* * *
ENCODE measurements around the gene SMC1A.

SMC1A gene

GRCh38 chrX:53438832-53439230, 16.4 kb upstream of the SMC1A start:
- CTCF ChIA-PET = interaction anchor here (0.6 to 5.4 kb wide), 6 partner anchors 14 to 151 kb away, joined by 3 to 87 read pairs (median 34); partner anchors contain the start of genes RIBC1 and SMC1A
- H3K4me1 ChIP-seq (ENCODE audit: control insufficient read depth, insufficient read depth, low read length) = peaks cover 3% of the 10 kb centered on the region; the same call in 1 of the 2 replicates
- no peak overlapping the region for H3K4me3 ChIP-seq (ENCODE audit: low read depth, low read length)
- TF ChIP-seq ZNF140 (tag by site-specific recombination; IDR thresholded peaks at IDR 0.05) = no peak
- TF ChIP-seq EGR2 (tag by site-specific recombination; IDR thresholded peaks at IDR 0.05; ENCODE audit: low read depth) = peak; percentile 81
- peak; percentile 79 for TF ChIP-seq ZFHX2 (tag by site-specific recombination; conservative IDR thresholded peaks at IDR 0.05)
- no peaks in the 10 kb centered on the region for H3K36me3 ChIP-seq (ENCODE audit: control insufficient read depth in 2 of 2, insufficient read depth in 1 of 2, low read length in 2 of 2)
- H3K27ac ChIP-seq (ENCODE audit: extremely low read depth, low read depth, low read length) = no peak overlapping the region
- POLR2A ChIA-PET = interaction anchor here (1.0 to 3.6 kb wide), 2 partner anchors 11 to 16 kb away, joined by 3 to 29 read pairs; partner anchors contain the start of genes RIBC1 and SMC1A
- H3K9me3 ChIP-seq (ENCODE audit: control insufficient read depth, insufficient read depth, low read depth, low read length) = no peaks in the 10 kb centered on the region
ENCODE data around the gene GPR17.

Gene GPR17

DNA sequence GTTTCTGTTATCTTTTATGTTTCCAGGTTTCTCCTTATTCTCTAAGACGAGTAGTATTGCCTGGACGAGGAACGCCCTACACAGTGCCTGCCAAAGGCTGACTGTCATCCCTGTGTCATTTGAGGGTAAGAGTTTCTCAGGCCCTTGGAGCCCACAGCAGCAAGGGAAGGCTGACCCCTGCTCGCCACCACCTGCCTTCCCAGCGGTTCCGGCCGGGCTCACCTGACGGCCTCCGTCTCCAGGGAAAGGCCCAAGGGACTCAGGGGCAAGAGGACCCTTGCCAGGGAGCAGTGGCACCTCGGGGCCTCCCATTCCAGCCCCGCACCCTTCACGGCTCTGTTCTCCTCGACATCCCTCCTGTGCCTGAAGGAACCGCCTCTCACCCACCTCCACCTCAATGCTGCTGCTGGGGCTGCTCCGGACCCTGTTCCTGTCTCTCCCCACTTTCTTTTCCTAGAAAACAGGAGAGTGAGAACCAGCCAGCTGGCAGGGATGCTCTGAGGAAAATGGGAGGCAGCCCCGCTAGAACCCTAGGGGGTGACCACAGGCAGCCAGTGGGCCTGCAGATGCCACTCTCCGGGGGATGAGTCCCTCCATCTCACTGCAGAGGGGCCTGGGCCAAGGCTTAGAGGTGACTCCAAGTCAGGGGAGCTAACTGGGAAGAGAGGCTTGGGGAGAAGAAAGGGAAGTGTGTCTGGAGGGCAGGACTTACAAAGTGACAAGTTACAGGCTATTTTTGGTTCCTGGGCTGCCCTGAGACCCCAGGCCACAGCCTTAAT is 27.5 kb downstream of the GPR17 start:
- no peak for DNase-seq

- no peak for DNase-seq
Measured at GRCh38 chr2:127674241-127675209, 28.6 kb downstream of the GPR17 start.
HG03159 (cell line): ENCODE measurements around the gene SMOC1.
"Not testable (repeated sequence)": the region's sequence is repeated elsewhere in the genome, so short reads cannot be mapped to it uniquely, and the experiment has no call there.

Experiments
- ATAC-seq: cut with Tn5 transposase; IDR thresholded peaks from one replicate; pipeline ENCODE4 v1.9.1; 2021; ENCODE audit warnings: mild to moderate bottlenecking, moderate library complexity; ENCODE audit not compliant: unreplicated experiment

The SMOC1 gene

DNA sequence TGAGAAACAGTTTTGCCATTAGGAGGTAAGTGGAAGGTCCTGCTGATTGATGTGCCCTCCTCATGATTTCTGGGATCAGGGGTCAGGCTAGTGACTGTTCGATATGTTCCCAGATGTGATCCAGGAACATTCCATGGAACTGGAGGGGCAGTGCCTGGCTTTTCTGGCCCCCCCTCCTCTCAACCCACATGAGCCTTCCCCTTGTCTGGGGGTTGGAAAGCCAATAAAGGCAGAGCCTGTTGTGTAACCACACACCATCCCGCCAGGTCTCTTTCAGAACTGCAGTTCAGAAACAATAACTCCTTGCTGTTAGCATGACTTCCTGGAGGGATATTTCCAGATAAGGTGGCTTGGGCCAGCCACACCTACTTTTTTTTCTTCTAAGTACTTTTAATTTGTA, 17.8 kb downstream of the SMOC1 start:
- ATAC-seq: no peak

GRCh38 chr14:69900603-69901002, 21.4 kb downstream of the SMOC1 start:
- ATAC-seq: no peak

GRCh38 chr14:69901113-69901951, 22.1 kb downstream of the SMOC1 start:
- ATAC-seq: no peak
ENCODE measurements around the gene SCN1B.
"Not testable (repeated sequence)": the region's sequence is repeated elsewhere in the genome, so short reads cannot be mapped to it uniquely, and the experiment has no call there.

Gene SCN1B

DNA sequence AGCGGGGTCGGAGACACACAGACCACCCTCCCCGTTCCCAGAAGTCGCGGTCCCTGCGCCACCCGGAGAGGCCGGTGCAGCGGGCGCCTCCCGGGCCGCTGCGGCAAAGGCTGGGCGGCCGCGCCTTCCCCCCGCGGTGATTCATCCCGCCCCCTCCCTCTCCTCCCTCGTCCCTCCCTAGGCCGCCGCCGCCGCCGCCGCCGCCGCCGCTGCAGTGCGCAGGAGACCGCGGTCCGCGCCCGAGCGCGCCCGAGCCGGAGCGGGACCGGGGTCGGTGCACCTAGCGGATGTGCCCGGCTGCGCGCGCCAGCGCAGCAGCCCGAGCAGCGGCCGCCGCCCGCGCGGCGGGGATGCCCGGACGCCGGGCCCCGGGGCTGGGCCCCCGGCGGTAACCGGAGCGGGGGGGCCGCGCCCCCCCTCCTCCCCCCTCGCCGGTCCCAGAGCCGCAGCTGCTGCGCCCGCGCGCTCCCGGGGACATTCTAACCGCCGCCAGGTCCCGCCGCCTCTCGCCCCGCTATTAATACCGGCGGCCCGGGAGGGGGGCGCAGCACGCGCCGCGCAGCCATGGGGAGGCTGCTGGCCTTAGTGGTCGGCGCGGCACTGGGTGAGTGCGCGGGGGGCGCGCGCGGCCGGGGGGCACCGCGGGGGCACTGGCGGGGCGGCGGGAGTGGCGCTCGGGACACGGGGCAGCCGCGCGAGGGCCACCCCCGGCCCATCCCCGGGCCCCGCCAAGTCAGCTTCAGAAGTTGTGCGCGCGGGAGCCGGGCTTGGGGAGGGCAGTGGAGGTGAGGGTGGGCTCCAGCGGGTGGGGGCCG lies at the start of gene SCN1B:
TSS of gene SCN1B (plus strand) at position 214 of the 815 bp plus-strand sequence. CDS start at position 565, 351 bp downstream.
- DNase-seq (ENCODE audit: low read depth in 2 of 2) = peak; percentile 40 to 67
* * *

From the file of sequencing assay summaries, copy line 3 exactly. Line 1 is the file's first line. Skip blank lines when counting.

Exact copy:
GRCh38 chrX:53438832-53439230, 16.4 kb upstream of the SMC1A start: